Chinese mystic, White Dragon King, dies

Chow Yam-nam was famous for making people into big stars.

Sun sets on day of the White Dragon – The Standard.

The ‘White Dragon King” – the mystic known for his legendary ability to bless Hong Kong celebrities into becoming highly successful – has died. He was 76.

Chow Yam-nam, also called a “living saint,” died of respiratory disease on Saturday morning at his home in Thailand.

Celebrity followers of the “White Dragon King” include Tony Leung Chiu-wai, Andy Lau Tak-wah and Jackie Chan Kong-sang.

He was 76 and in poor health. There is no word on a “successor”. His wife said their daughter does not have the “ability”. The news made front page headlines in Asia. Here is more about the prevalence of mysticism in Asia:

Mysticism can’t beat self-confidence – OP-ED –

Superstitions have a long history in Asian countries. In China, they were suppressed during the Mao Zedong era, only to come back in a stronger wave in recent years. And curiously, this time more rich and powerful people are on board.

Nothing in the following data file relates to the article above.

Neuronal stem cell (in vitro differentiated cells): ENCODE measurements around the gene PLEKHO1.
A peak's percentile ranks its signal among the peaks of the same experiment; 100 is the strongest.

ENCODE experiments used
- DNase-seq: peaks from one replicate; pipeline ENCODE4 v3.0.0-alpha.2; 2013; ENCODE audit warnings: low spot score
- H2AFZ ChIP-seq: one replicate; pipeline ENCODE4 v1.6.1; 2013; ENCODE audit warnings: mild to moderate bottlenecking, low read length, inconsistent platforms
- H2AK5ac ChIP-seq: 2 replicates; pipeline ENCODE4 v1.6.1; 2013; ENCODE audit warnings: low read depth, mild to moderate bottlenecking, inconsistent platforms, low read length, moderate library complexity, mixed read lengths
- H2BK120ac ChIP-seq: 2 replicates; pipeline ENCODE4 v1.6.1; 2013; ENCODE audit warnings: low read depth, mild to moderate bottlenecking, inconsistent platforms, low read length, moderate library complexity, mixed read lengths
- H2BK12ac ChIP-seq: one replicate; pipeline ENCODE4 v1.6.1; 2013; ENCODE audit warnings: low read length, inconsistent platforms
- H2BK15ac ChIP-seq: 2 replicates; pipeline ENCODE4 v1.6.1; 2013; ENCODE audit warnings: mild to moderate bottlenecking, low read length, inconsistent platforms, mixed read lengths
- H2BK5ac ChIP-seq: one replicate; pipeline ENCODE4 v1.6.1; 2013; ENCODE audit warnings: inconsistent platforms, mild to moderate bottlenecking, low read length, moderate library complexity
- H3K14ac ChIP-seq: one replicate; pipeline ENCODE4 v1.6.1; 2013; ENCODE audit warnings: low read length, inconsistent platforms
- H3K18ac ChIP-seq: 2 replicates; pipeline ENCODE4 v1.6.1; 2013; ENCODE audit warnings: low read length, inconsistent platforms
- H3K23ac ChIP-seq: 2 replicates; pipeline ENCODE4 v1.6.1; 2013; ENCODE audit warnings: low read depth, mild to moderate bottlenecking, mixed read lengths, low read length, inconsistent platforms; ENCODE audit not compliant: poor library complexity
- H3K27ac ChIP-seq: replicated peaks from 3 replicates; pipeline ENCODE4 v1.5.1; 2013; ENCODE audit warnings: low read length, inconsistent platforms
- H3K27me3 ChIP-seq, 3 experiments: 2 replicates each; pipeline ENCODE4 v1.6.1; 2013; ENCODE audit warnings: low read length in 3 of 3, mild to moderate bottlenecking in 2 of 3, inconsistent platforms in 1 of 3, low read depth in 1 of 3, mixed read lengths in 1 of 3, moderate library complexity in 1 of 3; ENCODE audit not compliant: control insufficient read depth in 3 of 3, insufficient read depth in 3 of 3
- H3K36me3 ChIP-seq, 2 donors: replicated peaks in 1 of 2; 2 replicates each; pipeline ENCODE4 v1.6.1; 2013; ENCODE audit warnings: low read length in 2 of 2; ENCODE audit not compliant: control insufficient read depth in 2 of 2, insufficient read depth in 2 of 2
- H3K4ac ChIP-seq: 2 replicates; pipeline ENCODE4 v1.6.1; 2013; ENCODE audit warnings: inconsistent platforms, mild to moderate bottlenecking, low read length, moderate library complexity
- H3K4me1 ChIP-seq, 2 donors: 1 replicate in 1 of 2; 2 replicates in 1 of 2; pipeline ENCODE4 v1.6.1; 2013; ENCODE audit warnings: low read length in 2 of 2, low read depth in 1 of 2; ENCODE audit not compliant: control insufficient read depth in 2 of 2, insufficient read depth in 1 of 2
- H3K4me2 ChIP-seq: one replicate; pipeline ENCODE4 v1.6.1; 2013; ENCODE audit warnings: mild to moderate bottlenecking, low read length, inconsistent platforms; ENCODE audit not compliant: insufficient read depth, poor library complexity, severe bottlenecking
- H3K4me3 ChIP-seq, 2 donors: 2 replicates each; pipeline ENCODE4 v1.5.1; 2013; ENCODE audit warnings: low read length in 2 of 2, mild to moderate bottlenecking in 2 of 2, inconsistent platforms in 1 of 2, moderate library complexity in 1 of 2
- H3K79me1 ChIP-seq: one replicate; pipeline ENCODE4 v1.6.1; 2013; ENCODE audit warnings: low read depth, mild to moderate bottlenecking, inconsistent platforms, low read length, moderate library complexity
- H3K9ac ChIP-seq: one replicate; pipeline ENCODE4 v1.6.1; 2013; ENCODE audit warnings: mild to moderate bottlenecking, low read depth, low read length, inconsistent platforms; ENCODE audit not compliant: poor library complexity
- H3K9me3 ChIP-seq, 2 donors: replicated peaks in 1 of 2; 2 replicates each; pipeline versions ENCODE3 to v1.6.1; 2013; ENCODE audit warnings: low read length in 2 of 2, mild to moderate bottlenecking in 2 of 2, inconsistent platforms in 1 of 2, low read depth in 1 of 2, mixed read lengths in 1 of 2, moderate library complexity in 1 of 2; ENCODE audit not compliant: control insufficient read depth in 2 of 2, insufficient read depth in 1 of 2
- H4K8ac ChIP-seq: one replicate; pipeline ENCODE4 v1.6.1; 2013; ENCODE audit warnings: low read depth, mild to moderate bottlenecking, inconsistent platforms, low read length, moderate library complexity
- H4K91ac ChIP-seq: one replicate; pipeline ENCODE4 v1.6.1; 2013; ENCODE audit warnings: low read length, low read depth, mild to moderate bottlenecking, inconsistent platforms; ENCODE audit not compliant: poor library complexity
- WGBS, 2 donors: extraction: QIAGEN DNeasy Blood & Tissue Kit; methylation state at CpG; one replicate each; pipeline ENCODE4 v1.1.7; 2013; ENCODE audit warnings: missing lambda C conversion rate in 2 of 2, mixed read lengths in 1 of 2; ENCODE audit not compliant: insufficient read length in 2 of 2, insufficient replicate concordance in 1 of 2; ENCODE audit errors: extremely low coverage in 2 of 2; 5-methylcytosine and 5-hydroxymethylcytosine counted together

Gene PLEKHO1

It is possible that in a society that is not transparent enough, fame, wealth and power seem to come and go at random. Those longing for these things or who are worried about losing them are more likely to seek the help of mysterious powers than take a logical approach.

The author of this piece notes that Chow Yam-nam often gave just sensible advice that encouraged self-control such as “try to be nice to people,” “curb your temper,” “take care of your parents,” and “focus on work.” It had nothing to do with any magical power. Again, we see these mystical people more as “life coaches” with a air of mystery.

Tip and extra info courtesy of Tim Farley

  1 comment for “Chinese mystic, White Dragon King, dies

  1. August 28, 2013 at 11:13 AM

    The Dragon King can be classified as a Shaman. These ‘spiritual’ leaders have been around since the year dot! The Natufians had them 12,000 years ago (look up Gobekli Tepe) and, possibly the Neanderthals had them over a hundred thousand years ago (look up Neandethal burial sites). I doubt we have seen the last of them yet

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